I was confused by another equation again. Would appreciate it if anyone sheds light for me!

Consider the following question:

A teacher demonstrates a giant pirouette (legs fully extended, body straight) on the uneven bars for a young student. She swings 2 times around the bar in 5 seconds. The length of her body from the tops of her hands to the tips of her toes is 6 feet.

Now it's the young gymnast's turn. She is 2 feet shorter and, after a little practice, she swings her feet at the same average speed as her teacher. How many pirouettes can the student do during 5 seconds?

The answer to this question was The young gymnast does exactly one more pirouette than her teacher in 5 seconds.

Essentially, the explanation was roughly like so:

The teacher and the young gymnast are rotating around the bar, which is the axis of rotation in this problem. Since we were told that their feet move at the same speed, we will try to relate this fact to the lengths of their bodies to obtain the young gymnast's rate of rotation. Then, we can calculate how many rotations the young gymnast completes in 5 seconds.

We start by relating the speed of the teacher's feet, $$v_t$$ to her rotation rate. $$f_t$$ In the last pane, we focused on the relationship of speed to the rotation rate and radius:

$$v_t = 2 \pi r_t f_t$$

Because she holds onto the bar with her hands, we can assert that the radius of rotation of her feet is equal to the length of her fully extended body, 6 feet. We also know her rotation rate is 0.4 rotations per second (because she does 2 pirouettes in 5 seconds).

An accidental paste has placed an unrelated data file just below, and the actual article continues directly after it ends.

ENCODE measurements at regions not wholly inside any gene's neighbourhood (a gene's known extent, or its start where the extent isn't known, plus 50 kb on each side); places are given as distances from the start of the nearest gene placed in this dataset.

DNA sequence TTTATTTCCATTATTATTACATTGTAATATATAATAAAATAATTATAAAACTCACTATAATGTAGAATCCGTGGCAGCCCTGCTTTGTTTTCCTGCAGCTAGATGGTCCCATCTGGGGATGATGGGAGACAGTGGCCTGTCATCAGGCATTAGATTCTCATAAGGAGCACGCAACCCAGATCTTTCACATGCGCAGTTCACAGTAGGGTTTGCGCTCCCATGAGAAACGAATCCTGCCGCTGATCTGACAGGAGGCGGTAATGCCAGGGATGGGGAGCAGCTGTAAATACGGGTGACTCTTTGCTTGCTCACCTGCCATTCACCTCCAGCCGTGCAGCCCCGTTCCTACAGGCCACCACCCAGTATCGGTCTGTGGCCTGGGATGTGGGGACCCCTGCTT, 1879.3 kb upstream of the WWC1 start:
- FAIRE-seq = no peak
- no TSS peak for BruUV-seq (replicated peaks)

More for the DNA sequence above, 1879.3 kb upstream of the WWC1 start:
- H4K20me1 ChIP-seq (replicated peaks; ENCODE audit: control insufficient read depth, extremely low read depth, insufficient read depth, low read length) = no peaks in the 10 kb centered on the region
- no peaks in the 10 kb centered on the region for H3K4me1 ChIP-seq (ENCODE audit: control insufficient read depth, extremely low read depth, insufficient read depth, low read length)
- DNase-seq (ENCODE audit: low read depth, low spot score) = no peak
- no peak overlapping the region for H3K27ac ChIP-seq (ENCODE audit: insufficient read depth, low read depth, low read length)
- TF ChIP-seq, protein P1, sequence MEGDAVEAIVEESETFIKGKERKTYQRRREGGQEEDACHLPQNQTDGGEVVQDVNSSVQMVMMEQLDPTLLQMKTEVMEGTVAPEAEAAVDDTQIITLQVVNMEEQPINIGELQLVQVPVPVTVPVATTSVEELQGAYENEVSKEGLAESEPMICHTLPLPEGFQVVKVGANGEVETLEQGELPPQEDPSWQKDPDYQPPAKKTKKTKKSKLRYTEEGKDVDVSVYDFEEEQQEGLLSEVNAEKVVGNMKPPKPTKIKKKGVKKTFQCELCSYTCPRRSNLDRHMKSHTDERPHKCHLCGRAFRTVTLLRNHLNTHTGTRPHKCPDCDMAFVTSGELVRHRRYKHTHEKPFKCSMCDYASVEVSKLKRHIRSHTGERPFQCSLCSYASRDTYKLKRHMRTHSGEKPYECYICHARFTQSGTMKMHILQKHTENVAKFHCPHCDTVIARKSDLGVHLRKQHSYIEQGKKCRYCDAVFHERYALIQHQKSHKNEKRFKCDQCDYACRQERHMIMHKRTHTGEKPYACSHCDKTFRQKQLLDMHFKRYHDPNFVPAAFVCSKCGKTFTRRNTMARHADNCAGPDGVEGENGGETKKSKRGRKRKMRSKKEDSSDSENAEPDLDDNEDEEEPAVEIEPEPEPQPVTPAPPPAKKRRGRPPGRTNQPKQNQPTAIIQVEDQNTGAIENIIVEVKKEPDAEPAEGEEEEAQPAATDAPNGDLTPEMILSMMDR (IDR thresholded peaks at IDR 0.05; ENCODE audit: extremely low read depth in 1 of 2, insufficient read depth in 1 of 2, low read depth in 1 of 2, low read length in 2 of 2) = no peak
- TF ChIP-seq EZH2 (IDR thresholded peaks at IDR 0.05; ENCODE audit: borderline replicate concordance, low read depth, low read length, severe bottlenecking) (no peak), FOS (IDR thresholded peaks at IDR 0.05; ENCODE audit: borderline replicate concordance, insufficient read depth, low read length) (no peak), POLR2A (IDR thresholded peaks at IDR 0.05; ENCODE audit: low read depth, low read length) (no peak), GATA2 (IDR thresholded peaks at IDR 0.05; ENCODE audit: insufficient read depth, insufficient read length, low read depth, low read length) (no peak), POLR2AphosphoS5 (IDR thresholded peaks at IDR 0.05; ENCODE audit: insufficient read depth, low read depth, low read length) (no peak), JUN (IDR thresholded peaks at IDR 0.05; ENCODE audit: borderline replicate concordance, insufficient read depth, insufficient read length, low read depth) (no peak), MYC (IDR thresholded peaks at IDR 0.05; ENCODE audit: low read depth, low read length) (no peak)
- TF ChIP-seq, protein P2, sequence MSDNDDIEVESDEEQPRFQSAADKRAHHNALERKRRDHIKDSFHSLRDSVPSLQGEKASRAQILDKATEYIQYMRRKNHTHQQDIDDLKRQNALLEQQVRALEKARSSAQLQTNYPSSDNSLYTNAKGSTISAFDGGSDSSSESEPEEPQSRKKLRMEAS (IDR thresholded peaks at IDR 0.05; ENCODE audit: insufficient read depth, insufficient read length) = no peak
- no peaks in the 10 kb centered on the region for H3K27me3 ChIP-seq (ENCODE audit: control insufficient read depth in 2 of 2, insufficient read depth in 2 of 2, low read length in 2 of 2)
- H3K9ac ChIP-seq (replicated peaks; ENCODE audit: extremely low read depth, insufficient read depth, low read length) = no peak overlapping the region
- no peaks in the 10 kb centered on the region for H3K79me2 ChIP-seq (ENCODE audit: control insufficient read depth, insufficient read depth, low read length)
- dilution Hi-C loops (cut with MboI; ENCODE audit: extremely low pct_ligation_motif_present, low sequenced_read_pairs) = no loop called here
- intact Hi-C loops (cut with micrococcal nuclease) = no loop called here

With the same relationship, the gymnast's feet can be related to her unknown rotation rate, : where is the radius of rotation of the gymnast's feet, 4 feet. The speed of her feet are also $$v_t$$ the same as the teacher's feet.

We can set our two expressions for $$v_t$$ equal and cancel out common factor $$2 \pi$$: The only unknown in this equation is the gymnast's rotation rate, $$f_g$$, which we can solve for:

$$f_g = \frac {r_t f_t}{r_g} = 0.6$$

and we conclude that the gymnast's rotation rate is 0.6 rotations per second. That's 1.5 times larger than the teacher's, so we expect the number of pirouettes to increase by the same factor. Indeed, the number of rotations performed by the gymnast at a rate of 0.6 rotations per second during 5 seconds is 3, exactly one more than the teacher.

So my question is this: how can $$\frac {r_t f_t} {r_g}$$ be used to calculate the second gymnast's (the student's) rotation rate $$f_g$$? As far as I know, what we're doing here is to multiply 0.6 with 6 feet and get it divided by 4 feet (the student's height). Nothing else explains to me this relationship.

Thanks in advance.


So using formulas for the rotation around an axis to get the linear velocity of the feets of the teacher $(v_t)$, and of the gymnast $(v_g)$, you get:

$v_t=2\pi R_t f_t$, and also $v_g=2\pi R_g f_g$. Where R is the radius of the motion, i.e the length of each, and where f is the frequency, the inverse of the period.

From the statement of the problem you get that $v_t=v_g$, then: $$2\pi R_t f_t=2\pi R_g f_g\\R_t f_t=R_g f_g\\f_g=\frac {R_t f_t}{R_g}$$

You have $R_t=6$, $f_t=\frac 2 5=0.4$, and you have $R_g=4$, so you get the result $f_g=0.6$ directly.

I think this is a pretty straightfoward calculation, so if this answer is not what you are looking for, it would help if you could explain in more detail what you mean by "How can $\frac {r_t f_t} {r_g}$ be used to calculate the gymnasts rotation rate?"

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  • $\begingroup$ Hi! Sorry for the late reply. Thanks for answering! As for the explanation, I meant "How can $$ \frac {r_t f_t}{r_g} $$be used to calculate the gymnasts rotation rate?" by, how can we actually calculate the second gymnast's rotation rate using that equation? I understand how the equation works and everything, but just how can $$0.6 * 6 / 4 $$ be used to calculate the second gymnast's rotation rate (0.4). I'm trying to understand the concept here. I'm not sure if you understand what I meant (I'm just pure bad at explaining things) but that's all I can think of right now. Thank you in advance! $\endgroup$ – Jeffrey10th Oct 13 '18 at 5:23

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